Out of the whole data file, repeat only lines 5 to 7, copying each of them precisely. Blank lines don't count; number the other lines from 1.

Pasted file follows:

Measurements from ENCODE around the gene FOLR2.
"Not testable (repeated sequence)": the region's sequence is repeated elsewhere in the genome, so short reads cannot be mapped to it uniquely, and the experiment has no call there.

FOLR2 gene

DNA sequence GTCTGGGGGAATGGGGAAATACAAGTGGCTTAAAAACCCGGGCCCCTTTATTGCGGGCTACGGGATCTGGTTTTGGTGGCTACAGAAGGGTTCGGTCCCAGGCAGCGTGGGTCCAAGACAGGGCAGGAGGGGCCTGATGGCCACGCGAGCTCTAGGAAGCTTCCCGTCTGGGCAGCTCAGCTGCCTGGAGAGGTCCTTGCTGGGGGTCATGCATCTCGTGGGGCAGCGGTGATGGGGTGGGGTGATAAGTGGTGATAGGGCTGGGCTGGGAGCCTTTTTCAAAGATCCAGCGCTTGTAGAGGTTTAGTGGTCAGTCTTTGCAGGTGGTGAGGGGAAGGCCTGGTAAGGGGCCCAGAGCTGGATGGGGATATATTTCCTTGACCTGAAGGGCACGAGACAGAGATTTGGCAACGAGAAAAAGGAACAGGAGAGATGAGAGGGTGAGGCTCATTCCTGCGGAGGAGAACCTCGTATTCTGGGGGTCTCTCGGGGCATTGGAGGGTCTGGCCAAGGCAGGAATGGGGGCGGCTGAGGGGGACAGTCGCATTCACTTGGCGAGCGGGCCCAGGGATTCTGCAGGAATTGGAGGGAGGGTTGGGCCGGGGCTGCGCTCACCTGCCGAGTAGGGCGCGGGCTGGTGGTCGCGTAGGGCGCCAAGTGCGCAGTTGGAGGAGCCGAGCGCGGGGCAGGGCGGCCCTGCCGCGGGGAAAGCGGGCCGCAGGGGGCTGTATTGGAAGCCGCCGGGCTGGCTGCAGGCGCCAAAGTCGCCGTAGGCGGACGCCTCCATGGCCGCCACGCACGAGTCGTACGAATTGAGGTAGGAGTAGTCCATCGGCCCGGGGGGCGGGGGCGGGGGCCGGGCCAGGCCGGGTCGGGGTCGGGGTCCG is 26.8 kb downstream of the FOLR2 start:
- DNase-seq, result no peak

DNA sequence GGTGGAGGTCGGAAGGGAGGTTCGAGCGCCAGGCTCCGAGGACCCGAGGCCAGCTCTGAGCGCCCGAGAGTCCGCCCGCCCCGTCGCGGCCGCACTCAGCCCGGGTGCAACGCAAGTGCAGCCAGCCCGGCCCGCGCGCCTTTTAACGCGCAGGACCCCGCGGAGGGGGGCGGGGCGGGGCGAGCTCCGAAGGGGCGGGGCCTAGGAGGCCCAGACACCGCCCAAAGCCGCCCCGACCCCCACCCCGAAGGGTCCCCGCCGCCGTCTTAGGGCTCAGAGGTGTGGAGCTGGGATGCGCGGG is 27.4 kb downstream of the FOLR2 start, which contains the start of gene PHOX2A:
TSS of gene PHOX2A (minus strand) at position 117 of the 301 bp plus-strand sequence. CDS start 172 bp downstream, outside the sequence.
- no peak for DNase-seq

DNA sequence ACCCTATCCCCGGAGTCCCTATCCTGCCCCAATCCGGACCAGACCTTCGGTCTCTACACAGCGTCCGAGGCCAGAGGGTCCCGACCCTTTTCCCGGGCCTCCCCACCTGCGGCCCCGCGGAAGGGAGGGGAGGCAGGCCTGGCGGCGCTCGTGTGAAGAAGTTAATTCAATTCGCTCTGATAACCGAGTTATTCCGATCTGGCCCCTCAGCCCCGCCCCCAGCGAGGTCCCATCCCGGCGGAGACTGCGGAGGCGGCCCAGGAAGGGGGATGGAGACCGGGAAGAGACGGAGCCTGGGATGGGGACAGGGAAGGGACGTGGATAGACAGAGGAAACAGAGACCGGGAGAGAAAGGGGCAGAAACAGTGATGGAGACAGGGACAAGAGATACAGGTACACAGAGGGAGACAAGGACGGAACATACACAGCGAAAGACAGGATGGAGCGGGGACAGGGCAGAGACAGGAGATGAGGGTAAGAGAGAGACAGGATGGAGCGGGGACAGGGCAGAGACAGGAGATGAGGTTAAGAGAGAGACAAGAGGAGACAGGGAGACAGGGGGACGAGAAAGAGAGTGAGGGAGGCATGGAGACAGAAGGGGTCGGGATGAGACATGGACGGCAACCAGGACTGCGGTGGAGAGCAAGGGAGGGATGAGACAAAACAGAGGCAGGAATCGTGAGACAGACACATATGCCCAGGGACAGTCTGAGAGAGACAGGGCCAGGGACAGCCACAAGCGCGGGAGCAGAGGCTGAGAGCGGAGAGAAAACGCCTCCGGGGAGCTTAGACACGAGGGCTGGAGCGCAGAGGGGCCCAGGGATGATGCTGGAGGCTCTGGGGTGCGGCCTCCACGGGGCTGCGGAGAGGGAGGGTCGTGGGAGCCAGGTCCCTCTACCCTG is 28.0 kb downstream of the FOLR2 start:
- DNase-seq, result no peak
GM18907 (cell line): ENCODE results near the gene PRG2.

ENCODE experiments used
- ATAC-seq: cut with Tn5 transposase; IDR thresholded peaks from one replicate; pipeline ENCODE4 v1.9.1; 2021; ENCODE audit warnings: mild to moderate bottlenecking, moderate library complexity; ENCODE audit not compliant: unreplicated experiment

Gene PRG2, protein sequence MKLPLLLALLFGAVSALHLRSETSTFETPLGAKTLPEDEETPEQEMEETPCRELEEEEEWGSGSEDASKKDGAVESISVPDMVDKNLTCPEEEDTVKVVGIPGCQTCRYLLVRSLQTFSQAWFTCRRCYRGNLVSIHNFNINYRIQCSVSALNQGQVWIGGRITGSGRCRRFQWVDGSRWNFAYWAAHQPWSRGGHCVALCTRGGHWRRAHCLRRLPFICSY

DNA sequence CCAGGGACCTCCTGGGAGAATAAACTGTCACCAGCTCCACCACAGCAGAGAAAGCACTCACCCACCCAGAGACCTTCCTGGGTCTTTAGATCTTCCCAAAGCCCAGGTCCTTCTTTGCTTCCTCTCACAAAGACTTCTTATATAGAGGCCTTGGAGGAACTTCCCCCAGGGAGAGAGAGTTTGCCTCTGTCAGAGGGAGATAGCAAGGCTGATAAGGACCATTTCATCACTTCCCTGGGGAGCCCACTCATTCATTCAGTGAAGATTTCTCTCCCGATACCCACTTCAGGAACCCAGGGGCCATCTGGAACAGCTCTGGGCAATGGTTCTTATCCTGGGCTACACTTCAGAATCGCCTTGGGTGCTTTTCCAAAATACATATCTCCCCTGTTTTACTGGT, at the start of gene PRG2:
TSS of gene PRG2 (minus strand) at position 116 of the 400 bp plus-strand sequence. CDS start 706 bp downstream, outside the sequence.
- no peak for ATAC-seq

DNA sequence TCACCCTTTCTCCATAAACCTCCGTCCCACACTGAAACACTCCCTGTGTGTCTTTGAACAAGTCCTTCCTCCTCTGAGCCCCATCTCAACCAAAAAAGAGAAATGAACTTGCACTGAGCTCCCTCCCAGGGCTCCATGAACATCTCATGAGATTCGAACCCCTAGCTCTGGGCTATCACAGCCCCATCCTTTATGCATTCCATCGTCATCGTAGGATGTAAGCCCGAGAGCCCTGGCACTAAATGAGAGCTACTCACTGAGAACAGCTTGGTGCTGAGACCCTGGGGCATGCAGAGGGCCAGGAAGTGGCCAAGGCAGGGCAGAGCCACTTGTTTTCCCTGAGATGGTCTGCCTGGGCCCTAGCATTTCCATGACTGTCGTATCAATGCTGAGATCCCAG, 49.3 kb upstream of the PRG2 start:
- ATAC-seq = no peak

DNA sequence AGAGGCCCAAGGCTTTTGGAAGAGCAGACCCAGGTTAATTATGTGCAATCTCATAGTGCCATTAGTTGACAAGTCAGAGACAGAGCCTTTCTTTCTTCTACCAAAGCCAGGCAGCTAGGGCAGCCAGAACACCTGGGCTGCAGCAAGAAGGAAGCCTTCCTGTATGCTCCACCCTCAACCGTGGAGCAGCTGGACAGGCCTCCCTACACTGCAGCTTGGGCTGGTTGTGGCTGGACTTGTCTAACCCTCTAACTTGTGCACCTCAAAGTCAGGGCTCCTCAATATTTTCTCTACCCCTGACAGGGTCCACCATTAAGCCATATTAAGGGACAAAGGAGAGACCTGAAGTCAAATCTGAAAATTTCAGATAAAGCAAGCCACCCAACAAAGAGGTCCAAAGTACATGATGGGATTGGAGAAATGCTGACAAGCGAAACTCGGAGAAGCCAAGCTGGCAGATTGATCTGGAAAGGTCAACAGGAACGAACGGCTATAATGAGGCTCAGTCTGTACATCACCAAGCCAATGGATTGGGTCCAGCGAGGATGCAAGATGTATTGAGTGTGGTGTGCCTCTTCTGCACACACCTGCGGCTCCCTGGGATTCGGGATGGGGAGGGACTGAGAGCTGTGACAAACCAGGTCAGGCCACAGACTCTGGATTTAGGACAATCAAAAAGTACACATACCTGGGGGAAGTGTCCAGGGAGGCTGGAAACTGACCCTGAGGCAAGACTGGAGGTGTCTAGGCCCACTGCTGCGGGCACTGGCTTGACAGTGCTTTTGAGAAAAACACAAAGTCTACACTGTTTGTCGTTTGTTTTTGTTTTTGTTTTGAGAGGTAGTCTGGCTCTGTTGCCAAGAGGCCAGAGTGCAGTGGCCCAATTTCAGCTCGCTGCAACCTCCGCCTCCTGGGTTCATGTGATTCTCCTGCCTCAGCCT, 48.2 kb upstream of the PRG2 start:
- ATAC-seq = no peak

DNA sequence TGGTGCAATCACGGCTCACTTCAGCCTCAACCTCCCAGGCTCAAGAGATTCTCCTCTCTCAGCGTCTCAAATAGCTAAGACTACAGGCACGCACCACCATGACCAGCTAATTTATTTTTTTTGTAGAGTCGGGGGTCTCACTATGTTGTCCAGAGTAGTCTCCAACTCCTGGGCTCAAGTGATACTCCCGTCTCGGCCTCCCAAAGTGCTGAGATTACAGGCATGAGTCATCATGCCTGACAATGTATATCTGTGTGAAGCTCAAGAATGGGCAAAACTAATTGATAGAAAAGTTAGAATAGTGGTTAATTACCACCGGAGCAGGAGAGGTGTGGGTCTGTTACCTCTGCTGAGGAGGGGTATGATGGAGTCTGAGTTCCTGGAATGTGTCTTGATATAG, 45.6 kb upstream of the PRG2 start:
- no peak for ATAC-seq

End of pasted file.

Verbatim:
- DNase-seq, result no peak

DNA sequence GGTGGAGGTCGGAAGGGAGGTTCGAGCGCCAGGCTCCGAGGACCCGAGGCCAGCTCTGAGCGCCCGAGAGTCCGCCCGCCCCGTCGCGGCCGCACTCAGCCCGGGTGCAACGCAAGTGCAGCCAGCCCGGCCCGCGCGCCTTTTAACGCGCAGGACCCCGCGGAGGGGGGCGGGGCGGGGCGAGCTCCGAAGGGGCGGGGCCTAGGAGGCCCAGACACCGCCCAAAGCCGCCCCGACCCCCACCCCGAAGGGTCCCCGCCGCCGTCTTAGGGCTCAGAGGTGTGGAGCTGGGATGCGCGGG is 27.4 kb downstream of the FOLR2 start, which contains the start of gene PHOX2A:
TSS of gene PHOX2A (minus strand) at position 117 of the 301 bp plus-strand sequence. CDS start 172 bp downstream, outside the sequence.